Slobberbone If Neil Young had sung with the Replacements, it might have sounded like Slobberbone, which romped through a set of country-rock-metal-punk at Iota on Tuesday night. The band delighted the sizable crowd by alternating head-banging anthems with head-scratching ballads.
The eight-year-old Dallas-area quartet, supplemented for this show with a low-key keyboard player, veers across rock's lines of demarcation with all the slippery shimmer of mercury. Just as Slobberbone sparks your energy with punk-metal rockers like "Write Me Off" and "Butchers," it follows up with a raw-boned if sluggish grunge ballad like "Back."
And the fans love it. What holds it all together are singer-songwriter Brent Best's lyrics. They're smart and cynical, usually addressing clumsy relationships, wrong choices and stupid mistakes, sung with a voice that sounds as if he blew it out the night before.
Bassist Brian Lane and drummer Tony Harper forged a rock-steady beat for guitarist Jess Barr, who showed moments of flash without taking things too seriously. There were no melodies to whistle on the way home, but Slobberbone's fans aren't looking for that. The band's appeal is in its authenticity, and its ability to expose the dark side of life to the light, in both fast and slow tempos.
Opening the show was Mary McBride, a Louisiana-born, D.C.-raised singer-songwriter who has made a name for herself in the country-rock community of her adopted home of New York. Her soulful vocals, sung against a straight-ahead rock-and-roll beat, possess the organic power of the blues. If Tuesday's set was typical, McBride's star may be on the rise.
-- Buzz McClain
Rebirth Brass Band Aside order of crayfish gumbo was the only thing missing from the Rebirth Brass Band's show at the Velvet Lounge on Monday night. Well, that and another 500 square feet of room to accommodate the overflow crowd that was jammed cheek by elbow into the tiny U Street venue to see the veteran New Orleans group perform.
Begun nearly 20 years ago as a teenage answer to the Dirty Dozen Brass Band, the band -- whose members are now into their thirties -- still plays second-line stomps and funky Crescent City jazz with youthful abandon and mischievousness. When the lights went out in the club during the first song, the band didn't miss a note. "You don't need to fix the power!" trumpeter Glen Andrews yelled out. "We like it with the lights off." And after their steamy cover of the Rolling Stones' "It's All Over Now," Andrews had more advice. "Are y'all getting hot in here? Well, take your clothes off, then."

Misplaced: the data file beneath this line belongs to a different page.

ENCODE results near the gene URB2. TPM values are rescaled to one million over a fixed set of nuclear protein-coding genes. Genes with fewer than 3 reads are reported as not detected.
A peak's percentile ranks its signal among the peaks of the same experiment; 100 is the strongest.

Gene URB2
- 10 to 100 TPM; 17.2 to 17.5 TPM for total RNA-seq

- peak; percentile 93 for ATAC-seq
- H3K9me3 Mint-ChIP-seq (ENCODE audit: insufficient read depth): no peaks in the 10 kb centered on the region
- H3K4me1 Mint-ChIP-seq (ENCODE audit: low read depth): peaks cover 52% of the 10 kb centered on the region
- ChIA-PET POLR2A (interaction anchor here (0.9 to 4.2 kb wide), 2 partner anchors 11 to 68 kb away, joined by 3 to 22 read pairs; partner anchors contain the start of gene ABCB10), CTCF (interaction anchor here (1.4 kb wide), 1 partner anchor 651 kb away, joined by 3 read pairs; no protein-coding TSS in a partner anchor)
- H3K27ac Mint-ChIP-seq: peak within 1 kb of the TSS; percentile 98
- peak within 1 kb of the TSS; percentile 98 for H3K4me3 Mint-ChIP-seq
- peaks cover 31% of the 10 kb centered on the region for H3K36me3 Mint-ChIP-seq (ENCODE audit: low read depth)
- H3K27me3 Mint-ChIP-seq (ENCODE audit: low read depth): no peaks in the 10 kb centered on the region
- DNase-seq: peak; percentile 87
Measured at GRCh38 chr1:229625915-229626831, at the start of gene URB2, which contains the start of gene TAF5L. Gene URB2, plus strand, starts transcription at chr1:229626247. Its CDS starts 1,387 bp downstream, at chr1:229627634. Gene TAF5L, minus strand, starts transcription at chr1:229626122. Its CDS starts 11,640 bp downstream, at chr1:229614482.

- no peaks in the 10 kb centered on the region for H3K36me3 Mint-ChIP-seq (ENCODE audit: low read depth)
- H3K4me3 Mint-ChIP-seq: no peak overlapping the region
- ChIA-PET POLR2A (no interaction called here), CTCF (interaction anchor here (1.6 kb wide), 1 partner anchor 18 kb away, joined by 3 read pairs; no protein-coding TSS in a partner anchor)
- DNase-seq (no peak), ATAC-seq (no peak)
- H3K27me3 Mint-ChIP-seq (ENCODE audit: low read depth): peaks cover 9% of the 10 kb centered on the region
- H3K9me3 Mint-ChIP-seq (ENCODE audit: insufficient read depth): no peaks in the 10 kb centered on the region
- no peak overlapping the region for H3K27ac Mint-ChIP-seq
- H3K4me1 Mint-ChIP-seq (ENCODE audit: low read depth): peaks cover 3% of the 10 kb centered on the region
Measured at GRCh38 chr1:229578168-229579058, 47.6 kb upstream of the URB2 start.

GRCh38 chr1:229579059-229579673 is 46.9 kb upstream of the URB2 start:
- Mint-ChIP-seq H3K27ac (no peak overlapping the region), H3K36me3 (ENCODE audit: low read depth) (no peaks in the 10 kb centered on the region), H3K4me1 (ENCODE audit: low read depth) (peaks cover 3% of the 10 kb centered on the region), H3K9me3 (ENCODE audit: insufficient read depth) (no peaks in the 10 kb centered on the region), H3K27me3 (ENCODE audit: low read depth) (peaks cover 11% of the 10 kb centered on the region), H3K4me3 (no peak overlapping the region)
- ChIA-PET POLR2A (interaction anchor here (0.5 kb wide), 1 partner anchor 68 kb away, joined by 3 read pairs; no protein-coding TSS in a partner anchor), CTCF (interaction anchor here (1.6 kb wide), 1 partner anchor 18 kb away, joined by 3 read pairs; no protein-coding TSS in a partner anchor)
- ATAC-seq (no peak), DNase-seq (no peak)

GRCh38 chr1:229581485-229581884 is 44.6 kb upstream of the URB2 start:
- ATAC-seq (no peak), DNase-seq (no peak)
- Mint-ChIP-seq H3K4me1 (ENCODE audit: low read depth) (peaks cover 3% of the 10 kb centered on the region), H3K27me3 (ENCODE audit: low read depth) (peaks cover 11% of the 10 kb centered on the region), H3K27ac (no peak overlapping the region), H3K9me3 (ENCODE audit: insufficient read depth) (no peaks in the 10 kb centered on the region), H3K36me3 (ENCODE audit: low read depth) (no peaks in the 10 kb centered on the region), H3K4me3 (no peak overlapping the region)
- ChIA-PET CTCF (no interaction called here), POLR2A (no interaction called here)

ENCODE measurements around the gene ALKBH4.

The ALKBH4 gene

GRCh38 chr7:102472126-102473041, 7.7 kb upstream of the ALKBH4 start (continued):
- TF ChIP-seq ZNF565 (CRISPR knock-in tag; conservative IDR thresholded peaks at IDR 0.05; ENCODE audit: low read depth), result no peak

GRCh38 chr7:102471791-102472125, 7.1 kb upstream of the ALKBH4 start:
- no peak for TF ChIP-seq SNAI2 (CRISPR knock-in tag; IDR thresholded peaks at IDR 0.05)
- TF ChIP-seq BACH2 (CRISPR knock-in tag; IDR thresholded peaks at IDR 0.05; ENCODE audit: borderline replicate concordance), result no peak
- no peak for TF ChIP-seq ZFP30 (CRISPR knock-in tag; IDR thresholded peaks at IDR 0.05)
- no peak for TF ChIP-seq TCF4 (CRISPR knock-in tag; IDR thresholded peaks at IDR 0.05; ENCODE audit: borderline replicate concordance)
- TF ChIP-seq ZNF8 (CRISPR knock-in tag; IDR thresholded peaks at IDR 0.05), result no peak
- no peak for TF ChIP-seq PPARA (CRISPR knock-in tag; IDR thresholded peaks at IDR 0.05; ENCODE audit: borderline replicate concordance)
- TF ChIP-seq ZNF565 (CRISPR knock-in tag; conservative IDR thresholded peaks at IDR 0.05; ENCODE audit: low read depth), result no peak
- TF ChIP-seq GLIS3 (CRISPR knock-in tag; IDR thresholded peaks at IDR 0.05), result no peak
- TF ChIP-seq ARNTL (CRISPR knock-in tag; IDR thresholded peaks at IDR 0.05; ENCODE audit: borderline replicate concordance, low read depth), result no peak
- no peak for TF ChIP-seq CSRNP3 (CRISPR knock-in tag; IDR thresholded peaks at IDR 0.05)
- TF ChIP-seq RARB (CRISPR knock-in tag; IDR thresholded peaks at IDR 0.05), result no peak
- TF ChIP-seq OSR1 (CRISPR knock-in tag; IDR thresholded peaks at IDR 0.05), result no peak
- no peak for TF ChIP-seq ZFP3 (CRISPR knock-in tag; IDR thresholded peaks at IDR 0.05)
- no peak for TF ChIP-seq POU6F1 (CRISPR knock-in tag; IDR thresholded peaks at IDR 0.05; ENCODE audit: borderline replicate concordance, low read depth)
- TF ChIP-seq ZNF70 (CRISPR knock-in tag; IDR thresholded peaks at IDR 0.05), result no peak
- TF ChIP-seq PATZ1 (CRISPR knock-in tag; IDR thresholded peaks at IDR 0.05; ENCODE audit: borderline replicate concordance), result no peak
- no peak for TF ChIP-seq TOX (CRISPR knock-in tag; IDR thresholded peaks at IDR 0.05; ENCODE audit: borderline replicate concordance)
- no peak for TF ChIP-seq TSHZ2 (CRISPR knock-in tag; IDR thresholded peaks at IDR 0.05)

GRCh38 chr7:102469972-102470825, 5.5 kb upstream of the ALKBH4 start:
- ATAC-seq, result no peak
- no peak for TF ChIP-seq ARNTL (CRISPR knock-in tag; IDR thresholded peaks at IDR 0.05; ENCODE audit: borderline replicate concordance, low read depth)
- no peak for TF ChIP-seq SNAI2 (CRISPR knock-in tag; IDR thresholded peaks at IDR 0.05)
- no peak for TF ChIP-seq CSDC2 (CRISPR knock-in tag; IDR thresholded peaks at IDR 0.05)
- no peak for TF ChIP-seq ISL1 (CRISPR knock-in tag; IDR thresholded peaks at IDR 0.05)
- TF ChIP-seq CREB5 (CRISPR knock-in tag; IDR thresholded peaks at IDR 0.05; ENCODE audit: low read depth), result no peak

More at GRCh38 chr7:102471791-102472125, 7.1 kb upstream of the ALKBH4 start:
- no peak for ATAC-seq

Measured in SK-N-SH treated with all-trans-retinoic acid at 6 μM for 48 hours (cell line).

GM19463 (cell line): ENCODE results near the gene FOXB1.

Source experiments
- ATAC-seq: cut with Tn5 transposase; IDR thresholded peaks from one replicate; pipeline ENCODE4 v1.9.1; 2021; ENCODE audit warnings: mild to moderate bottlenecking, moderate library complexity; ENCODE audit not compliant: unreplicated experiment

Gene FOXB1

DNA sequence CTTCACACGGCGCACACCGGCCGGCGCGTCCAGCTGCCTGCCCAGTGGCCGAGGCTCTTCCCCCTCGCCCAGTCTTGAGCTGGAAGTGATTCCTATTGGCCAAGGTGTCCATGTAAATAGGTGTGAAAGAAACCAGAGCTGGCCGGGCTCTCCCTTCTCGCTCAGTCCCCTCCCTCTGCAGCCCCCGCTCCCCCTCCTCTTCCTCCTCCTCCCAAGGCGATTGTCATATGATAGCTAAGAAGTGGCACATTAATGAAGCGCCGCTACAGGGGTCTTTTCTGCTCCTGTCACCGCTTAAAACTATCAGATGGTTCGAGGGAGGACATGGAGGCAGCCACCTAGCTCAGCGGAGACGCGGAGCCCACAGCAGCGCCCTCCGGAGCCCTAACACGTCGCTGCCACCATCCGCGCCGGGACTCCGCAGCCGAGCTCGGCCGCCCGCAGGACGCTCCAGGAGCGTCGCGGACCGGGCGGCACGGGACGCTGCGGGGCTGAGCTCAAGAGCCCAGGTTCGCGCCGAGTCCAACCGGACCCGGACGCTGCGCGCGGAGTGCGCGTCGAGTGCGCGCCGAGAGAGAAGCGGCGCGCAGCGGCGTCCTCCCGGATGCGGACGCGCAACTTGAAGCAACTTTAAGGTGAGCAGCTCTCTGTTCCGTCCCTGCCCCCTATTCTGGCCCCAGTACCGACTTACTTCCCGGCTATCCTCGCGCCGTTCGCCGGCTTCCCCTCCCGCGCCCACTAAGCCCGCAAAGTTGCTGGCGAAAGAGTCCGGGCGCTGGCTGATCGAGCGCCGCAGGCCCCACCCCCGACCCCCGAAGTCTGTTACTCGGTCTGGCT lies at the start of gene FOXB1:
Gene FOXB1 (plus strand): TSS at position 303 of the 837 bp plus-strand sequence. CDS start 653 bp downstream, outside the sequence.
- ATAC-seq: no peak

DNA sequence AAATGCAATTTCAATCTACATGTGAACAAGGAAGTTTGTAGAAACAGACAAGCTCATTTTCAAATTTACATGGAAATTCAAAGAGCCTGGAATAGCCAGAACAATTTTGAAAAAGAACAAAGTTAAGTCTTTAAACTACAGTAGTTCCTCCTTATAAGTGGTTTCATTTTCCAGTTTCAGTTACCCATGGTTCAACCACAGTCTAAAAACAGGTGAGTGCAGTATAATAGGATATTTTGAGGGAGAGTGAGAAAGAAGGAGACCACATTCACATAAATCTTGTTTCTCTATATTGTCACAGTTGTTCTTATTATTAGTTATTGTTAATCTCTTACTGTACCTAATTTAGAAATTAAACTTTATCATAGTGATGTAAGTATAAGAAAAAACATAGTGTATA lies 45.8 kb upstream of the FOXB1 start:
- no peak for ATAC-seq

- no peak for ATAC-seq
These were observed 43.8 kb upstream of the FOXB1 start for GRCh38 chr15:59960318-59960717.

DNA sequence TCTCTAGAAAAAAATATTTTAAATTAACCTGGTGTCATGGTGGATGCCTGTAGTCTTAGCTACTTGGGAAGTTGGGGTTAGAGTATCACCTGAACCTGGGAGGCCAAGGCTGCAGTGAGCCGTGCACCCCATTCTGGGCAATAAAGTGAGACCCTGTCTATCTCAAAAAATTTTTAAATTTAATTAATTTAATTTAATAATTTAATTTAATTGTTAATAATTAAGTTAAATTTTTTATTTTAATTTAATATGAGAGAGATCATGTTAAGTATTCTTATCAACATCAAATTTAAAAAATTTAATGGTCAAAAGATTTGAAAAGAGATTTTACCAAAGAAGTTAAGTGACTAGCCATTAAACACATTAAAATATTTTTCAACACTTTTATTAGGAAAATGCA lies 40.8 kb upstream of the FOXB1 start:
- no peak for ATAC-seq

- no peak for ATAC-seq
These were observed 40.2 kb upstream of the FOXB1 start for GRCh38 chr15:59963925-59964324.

Phillip Frazier on tuba and his brother Keith on bass drum held down an unshakable rhythm while the trombonists and trumpeters raised a joyful racket. There were plenty of hand-clapping, shouts and grunts on "Hot Venom," and the crowd joined in gleefully on the chorus of "Don't U Wish," the band's unofficial theme song. Singing "Don't you wish / you can be / like a Re / birth brother," those in the audience probably felt like honorary band members, if only for a night.
Though there was no room to dance -- fans standing near the stage risked having their front teeth knocked out by trombone slides -- Rebirth played party music like no other. All of the members are accomplished musicians who still manage to make their brand of New Orleans brass band jazz sound like the roughest and rawest out there.
-- Joe Heim Washington Musica Viva A little bit of the avant-garde came to Bethesda's Ratner Museum on Tuesday evening. The chamber ensemble Washington Musica Viva splendidly brought off a program of contemporary fare, including some pieces for the saxophone, an instrument rarely heard in classical music settings.
After bringing a dexterous, warm tone to Darius Milhaud's "Dance," saxophonist Rhonda Buckley and pianist Carl Banner gave a zesty reading of Libby Larsen's "Holy Roller," a tuneful musical depiction of a congregation's reaction to a ranting preacher. Buckley and Banner nicely elicited the alternating jovial, solemn and exultant moods of the work. They delicately negotiated the knotty phrasing and dynamics, while capturing the jaunty American flavor of the score.
University of Maryland composer Lawrence Moss was on hand to give an insightful introduction to his Six Short Pieces, whose emotional center was the mysterious "Chinese Lullaby." Buckley's ethereal tone floated on tinselly harmonies that Banner created with a piece a paper slipped between the piano wires. As the rhythms danced and the colors blossomed, the playing was subtle yet spirited.
Violinist Sasha Margolis and cellist Janet Frank joined Banner for Robert Schumann's Piano Trio in F, Op. 80, and Fanny Mendelssohn-Hensel's Piano Trio in D Minor. The sheer sincerity of the playing and the chance to hear these luminous compositions more than compensated for occasional problems with ensemble and polish.
-- Daniel Ginsberg